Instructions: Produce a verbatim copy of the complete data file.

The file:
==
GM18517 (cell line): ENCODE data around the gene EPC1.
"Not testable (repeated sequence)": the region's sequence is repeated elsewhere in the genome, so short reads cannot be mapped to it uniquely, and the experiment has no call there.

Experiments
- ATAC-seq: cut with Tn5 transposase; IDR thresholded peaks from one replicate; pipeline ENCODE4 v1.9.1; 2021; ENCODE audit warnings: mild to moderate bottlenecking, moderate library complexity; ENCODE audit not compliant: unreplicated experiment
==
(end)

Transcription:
GM18517 (cell line): ENCODE data around the gene EPC1.
"Not testable (repeated sequence)": the region's sequence is repeated elsewhere in the genome, so short reads cannot be mapped to it uniquely, and the experiment has no call there.

Experiments
- ATAC-seq: cut with Tn5 transposase; IDR thresholded peaks from one replicate; pipeline ENCODE4 v1.9.1; 2021; ENCODE audit warnings: mild to moderate bottlenecking, moderate library complexity; ENCODE audit not compliant: unreplicated experiment